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Workplace Productivity and Timed Bathroom Breaks

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Heading to the restroom? If you’re a call center employee in one government office, you had better be back in three minutes.

As reported by the Australian news site, staff have been told to time their toilet breaks:

Managers ordered all staff to fill out the length of toilet breaks in a “compliance diary”, threatening staff who failed to spend 92 per cent of their time on the phone with counselling and disciplinary action.

The call centre staff, who said they felt “bullied and harassed” by the policy, outlined shocking examples of management invading their privacy.

They included team leaders regularly “popping in” while staff were going to the toilet because they were deemed to have taken too long, staff being lectured for failing to enter into a diary a one-minute toilet trip and management suggesting staff only use the bathroom at certain times.

worker productivity surprise

© Flickr user Leszek.Leszczynski

These kinds of stories seem incredulous, but we all know about employers well on their way to measuring time spent in the bathroom. Already many companies require their workers punch a clock in order to pay them down to the minute. Many automatically dock thirty minutes for a lunch break and some employee handbooks outline the number of allowed breaks per work period. Where is the line between filling out a time card and having to count minutes spent in the bathroom?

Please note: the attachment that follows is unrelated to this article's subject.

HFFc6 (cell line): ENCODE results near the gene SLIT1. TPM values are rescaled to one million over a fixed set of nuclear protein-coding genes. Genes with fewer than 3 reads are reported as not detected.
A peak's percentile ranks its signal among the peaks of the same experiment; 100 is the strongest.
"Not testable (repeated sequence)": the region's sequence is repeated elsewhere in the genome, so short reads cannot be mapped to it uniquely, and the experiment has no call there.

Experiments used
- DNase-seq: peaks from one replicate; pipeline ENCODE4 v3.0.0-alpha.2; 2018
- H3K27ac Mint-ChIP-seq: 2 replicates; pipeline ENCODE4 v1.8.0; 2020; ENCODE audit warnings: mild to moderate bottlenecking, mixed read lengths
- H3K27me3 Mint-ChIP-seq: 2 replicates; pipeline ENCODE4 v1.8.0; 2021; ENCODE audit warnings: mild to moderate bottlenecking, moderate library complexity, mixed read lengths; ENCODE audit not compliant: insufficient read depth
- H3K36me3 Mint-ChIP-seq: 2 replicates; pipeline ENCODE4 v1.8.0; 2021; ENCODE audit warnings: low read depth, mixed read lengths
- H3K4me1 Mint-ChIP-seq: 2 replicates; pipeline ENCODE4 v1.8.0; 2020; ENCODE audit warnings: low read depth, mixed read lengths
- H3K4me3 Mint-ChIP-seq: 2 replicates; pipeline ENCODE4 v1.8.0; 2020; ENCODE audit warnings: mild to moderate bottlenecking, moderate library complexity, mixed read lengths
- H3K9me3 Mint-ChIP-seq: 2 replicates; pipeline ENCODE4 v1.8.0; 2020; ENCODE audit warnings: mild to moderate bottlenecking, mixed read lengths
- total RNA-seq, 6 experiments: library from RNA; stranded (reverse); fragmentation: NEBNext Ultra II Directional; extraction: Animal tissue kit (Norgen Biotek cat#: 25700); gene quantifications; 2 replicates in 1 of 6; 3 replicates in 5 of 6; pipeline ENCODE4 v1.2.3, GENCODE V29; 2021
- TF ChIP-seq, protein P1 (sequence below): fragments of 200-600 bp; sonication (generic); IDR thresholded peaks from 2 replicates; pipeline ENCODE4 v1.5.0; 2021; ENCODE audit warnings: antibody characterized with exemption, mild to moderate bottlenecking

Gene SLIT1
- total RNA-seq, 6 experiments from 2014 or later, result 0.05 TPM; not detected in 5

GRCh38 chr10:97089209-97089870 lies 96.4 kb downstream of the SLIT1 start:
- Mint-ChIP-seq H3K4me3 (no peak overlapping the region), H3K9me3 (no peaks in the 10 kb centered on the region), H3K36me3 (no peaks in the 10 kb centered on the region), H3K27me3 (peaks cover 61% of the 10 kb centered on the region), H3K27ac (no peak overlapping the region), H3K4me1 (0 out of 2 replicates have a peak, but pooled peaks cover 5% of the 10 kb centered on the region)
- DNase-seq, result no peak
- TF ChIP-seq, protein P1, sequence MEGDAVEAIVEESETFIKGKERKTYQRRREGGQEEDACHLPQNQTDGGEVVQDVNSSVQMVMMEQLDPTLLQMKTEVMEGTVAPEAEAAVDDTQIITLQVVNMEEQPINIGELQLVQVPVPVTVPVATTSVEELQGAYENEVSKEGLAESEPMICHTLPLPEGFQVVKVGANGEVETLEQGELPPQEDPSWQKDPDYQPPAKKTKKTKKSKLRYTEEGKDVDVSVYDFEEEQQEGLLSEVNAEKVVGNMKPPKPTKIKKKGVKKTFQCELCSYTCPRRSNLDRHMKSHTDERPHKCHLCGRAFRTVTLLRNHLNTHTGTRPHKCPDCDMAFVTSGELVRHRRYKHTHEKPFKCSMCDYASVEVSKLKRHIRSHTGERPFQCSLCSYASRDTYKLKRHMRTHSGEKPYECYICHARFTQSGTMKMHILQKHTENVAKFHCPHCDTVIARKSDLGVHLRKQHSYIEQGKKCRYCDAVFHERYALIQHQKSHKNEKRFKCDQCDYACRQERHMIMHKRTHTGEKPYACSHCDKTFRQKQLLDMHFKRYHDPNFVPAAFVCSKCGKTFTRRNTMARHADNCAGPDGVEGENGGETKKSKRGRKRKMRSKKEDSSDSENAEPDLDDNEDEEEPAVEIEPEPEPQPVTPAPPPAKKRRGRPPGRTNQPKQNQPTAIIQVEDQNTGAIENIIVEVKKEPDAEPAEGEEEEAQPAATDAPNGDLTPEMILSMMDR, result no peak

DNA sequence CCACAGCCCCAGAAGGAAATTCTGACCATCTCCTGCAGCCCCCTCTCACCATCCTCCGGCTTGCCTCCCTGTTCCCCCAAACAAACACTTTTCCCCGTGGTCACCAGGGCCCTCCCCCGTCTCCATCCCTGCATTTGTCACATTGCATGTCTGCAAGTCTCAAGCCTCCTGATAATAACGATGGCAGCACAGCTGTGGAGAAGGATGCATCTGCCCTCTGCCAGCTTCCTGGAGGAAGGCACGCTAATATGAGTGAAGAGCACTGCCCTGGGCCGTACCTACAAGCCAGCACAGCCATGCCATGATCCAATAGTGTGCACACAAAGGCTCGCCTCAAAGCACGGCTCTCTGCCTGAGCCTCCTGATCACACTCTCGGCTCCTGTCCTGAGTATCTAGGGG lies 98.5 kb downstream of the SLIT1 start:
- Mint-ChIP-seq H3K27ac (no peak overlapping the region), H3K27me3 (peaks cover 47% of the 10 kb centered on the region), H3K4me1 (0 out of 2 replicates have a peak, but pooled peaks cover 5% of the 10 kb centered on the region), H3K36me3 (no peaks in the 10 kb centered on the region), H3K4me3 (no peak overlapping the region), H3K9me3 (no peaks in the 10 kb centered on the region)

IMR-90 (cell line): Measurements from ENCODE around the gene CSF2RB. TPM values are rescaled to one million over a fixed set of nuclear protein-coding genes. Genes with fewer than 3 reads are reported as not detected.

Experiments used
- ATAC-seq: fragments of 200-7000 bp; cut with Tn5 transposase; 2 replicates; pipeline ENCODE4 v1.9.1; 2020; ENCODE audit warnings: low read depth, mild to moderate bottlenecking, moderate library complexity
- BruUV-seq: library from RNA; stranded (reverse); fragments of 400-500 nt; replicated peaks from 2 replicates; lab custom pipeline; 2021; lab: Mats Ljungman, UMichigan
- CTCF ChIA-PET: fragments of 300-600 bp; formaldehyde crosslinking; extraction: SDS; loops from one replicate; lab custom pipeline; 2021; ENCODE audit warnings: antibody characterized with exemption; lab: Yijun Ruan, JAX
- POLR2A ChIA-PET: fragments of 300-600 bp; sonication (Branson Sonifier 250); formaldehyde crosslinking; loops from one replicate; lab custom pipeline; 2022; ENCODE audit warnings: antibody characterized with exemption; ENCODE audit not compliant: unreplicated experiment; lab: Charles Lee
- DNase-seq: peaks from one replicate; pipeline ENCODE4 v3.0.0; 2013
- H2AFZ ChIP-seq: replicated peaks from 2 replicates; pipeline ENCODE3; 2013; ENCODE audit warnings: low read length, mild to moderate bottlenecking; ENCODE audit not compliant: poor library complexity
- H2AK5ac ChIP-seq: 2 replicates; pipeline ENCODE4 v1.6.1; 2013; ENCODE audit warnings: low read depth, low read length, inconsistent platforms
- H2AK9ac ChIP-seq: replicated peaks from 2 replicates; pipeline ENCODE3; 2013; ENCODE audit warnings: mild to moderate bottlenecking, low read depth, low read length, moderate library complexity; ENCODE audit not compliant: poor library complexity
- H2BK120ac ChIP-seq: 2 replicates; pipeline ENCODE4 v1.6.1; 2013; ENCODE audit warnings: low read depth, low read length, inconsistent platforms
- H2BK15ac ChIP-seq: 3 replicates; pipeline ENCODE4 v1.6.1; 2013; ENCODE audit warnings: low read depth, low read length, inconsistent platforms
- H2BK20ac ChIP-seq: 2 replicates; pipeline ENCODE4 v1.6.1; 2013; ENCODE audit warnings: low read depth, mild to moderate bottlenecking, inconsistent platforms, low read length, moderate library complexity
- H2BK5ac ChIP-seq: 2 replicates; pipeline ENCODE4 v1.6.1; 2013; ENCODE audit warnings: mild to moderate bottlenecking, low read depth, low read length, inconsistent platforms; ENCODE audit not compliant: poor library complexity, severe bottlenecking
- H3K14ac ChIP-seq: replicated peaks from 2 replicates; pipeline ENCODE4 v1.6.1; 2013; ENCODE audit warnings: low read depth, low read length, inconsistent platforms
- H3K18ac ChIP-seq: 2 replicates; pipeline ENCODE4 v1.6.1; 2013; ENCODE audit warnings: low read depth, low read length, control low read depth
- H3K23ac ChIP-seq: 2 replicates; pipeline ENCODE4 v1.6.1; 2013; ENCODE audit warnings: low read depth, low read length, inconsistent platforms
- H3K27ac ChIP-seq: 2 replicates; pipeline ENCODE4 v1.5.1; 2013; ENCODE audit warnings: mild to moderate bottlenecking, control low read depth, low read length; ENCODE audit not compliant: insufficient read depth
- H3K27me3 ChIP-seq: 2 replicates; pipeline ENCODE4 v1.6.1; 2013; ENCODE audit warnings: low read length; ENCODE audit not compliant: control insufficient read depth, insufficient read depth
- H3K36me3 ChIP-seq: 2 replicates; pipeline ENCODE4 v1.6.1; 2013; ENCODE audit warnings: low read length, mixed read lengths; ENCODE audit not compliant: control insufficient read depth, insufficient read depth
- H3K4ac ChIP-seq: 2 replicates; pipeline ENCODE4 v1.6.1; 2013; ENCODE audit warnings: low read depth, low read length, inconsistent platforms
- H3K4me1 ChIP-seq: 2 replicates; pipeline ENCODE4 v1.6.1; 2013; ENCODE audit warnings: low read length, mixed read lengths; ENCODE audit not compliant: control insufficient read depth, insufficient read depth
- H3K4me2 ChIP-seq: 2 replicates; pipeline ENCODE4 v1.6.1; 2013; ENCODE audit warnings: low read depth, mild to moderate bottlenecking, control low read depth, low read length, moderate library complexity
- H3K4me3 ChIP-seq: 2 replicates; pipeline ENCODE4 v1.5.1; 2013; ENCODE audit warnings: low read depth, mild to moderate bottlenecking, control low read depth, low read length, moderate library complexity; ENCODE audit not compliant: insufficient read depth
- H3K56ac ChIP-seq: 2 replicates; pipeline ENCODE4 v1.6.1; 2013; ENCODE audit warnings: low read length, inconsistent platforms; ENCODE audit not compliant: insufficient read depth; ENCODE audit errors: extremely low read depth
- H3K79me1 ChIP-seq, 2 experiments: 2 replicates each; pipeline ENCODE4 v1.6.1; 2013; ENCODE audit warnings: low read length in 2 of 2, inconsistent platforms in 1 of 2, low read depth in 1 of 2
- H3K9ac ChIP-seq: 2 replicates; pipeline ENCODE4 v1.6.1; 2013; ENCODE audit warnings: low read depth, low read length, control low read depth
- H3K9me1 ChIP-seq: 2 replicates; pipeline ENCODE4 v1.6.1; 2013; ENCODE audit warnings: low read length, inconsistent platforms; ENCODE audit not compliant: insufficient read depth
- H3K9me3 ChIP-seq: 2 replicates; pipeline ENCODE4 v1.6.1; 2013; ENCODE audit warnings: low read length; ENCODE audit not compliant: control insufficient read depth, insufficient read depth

In some respects, this is another story about worker productivity and micromanagement. The tale of this government office sounds like the Canon Electronics company where employee satisfaction is low thanks to alarms sounding if you walk too slowly. But really, this is an extreme example of our fundamental perspective on work: It’s much easier to measure time than to measure results. Everybody can agree on the meaning of an hour, but it’s tremendously difficult to agree on the meaning of a job well done.

That doesn’t mean that all companies can or should stop paying people by the hour or by the year. Rather, it’s a reminder that measuring time is just a poor approximation for understanding work. If you are worried that your organization is struggling with metrics, contact our business consulting firm. We help companies and non-profits find ways to improve processes that respect stakeholders and produce meaningful results.

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